- Altitude changes
- Environmental changes
- More exposure to cigarette or tobacco smoking
Here are some factors that can put you at high risk of developing ear infections:
- Seasonal Factors
- Cleft Palate
- Poor Air Quality
- Group Child Care
- Infant Feeding
- Alaska Native Heritage
Health Complications of Ear Infections
Ear infections cause redness or swelling on the bone behind the ear. You need to get medical help, or it can lead to the following complications:
Brain abscess, loss of hearing, and meningitis are serious complications that can result.
Interestingly, you can prevent ear infections. Here are some simple and unique measures for the prevention of ear infections:
- Quit smoking to prevent upper respiratory infections that automatically cause ear infections.
- Protect the outer ear from water by using earplugs in the ear or towels for drying the ears immediately after swimming, bathing etc.
- An individual should not use cotton swabs and other external objects for ear cleaning because these may damage the ear canal or eardrum, resulting in an ear infection.
- The hands must be washed on a daily basis. It is good to avoid and reduce microbial load which eventually may cause ear infections.
- People who are sensitive to allergies should keep the ear covered to prevent the inflammation and mucus buildup that can contribute to an infection.
An ENT specialist will examine the ear with a lighted and magnified lens instrument named an otoscope. If a person suffers from an ear infection, the examination of it may show:
- Redness in ear
- Air bubbles, or pus-like fluid inside the middle ear
- Fluid discharge from the middle ear
- Eardrum perforation
- A bulging or collapsed eardrum
If the infection is worsened then an ENT specialist will take a sample of the fluid from the ear and identify the type of bacteria whether it is resistant to antibiotics or not.
There are also some tests that an ENT specialist may recommend for a proper diagnosis. These tests are:
- Computed Tomography (CT) Scan: It is conducted for the head examination to check the infection has spread beyond the middle ear.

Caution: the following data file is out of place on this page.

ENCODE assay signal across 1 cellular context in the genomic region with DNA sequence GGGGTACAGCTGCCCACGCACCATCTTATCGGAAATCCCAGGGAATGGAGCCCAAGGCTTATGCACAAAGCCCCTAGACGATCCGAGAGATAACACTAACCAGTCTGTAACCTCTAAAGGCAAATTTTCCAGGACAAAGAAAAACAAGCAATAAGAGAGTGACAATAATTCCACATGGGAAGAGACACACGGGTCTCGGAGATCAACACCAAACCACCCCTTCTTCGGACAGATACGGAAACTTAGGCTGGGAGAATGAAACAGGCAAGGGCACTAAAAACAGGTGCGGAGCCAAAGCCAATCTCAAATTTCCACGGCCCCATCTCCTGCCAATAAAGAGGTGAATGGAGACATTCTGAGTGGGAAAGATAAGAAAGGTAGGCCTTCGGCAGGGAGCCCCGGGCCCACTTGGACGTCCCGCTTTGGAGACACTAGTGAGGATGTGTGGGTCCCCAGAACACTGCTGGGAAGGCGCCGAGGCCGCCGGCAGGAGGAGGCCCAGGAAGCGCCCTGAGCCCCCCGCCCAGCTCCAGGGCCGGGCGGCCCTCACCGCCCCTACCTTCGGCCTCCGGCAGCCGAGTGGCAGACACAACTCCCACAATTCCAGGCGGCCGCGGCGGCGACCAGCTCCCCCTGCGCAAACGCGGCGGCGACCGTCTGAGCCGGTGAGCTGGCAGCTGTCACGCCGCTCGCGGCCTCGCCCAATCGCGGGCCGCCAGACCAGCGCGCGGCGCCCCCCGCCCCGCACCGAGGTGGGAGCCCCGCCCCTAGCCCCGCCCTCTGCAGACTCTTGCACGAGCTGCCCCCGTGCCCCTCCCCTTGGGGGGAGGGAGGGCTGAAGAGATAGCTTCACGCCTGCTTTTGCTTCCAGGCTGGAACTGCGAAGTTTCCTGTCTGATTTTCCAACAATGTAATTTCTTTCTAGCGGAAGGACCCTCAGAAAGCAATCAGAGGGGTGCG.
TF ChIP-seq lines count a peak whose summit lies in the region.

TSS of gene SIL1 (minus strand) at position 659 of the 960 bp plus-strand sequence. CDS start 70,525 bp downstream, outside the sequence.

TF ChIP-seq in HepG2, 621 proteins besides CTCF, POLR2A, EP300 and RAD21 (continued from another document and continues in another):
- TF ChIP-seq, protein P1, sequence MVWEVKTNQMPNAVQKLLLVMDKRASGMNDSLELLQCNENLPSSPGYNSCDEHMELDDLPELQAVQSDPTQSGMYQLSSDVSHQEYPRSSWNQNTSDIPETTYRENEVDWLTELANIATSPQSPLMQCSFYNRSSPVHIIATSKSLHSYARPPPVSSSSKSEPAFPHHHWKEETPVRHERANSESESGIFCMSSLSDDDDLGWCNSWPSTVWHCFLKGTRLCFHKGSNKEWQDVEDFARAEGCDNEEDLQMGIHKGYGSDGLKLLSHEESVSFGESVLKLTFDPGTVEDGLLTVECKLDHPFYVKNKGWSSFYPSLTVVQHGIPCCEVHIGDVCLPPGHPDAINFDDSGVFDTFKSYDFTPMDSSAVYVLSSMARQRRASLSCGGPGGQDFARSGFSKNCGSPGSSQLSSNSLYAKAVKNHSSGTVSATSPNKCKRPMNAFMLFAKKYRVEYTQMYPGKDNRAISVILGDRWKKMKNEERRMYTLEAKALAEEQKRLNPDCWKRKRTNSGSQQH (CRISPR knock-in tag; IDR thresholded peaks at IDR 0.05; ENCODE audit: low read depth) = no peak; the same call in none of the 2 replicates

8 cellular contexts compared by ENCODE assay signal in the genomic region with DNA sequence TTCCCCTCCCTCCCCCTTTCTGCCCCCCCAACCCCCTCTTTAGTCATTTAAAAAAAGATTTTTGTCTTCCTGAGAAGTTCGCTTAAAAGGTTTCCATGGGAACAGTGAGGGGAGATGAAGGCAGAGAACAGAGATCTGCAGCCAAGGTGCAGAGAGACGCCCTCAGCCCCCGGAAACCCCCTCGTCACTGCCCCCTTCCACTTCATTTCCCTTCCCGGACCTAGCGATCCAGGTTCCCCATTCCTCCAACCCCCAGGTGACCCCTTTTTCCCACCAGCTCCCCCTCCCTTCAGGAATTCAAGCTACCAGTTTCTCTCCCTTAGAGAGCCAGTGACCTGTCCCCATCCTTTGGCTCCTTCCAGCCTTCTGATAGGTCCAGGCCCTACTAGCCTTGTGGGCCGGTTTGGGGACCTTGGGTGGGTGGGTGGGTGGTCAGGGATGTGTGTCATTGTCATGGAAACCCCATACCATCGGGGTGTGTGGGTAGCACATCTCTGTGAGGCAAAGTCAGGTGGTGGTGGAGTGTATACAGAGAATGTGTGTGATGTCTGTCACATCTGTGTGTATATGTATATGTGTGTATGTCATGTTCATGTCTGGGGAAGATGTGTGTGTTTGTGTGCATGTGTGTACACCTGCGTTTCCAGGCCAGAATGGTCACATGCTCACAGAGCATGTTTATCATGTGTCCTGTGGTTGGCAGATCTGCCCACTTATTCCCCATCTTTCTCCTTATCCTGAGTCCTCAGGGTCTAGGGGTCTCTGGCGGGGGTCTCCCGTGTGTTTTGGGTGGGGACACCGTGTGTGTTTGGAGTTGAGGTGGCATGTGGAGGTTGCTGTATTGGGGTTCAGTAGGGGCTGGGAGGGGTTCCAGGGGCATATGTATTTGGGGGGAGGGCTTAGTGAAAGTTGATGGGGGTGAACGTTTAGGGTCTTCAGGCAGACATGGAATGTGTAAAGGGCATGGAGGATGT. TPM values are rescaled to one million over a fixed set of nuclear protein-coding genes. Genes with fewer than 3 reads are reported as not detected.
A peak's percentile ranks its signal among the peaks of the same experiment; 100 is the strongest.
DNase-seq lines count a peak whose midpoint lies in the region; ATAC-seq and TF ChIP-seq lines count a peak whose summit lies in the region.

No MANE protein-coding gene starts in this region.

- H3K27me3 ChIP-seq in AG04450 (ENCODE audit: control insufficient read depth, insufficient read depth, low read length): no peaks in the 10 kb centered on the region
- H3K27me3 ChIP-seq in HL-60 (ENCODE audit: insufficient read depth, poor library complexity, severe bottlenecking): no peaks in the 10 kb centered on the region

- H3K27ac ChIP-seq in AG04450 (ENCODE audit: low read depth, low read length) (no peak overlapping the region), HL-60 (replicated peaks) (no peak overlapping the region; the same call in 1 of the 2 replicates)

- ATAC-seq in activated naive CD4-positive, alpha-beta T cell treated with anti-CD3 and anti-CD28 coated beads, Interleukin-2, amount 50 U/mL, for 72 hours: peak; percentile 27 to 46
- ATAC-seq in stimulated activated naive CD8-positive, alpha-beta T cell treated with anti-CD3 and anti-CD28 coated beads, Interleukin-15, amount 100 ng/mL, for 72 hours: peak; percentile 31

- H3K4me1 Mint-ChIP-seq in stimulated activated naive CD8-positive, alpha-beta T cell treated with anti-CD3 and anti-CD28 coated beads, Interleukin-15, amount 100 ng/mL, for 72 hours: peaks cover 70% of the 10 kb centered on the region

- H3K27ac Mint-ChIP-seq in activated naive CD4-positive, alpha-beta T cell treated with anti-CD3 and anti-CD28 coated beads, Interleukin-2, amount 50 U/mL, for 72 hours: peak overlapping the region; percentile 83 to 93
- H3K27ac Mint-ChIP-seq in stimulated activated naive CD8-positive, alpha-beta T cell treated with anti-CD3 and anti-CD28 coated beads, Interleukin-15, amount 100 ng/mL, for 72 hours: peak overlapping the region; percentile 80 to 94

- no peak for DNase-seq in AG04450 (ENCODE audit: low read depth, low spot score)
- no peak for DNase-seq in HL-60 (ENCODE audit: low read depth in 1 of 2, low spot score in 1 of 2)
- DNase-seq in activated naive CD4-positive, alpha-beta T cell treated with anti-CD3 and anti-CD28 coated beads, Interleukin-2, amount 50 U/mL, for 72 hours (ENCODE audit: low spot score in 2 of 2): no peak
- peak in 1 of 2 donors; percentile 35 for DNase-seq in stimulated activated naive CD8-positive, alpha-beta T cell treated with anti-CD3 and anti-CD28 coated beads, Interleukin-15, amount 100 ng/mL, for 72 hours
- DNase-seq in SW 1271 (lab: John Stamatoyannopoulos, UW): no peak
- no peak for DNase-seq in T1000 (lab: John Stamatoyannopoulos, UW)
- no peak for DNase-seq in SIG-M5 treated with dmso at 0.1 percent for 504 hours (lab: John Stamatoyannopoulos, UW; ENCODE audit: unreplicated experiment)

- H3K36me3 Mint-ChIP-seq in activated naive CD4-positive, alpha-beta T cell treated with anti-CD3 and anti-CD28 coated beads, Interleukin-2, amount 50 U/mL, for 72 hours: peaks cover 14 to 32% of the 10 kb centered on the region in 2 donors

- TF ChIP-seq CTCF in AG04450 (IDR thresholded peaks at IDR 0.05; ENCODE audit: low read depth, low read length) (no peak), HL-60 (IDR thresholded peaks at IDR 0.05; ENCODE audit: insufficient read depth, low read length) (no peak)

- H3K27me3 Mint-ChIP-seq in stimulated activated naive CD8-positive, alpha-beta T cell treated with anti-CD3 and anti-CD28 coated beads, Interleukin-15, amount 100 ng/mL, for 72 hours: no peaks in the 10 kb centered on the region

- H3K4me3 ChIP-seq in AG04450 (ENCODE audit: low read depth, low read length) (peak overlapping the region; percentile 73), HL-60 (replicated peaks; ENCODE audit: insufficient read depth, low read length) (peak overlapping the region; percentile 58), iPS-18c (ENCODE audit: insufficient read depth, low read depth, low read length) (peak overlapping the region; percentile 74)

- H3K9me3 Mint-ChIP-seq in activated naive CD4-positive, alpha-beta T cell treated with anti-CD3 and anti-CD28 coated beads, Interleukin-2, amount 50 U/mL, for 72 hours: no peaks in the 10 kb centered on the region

- Hearing Test: In this test, two twisted prongs are used to check the hearing sense.
Along with it, An ENT specialist will check the patient's medical history and ask some questions about the symptoms and the medications that a patient is already using.
Treatment of Ear Infection | When to Consult a Doctor
An ENT specialist will treat the ear infections whether it is a middle ear infection, outer ear infection, or inner ear infection according to its cause and symptoms. In some cases, the infection can be managed with home remedies while in others, proper treatment is needed.
It all depends on the severity of infections.
Home Remedies for Ear Infection
Home-made Ear Drops: An individual can make the ear drops at home by mixing half of rubbing alcohol and half white vinegar. Adding a few drops in the ear can help to dry out the ear canal and support the healing process.
These drops are not suitable for those people who have permanent injuries of the ear, any yellowish discharge of fluid or blood from the ear (it is a sign of some major complications such as eardrum rupture), or had a history of ear surgeries.
- Warm Compression: A warm compression on the ear will help to relieve the pressure in the ear. This compression is carried out for about 20minutes. This method is beneficial for reducing pain. An individual can use this method with other pain management treatments like over-the-counter medications.
Antibiotics are primarily used for the treatment of bacterial ear infections. As per the CDC report, oral antibiotics are not suitable for middle and outer ear infections. These are not effective for viral ear infections.
Some ear drops that a doctor prescribes to the patients help to treat some ear infections and pain symptoms.
Some over the counter medications are used for relieving pain and discomfort during ear infections in adults.
- Acetaminophen (Tylenol)
- Ibuprofen (Advil)
Decongestants or Antihistamines- It helps to relieve excess mucus from the Eustachian tubes such as:
- Pseudoephedrine (Sudafed)
- Diphenhydramine (Benadryl)
(Important Note: Do not take any medications without doctor’s consultation)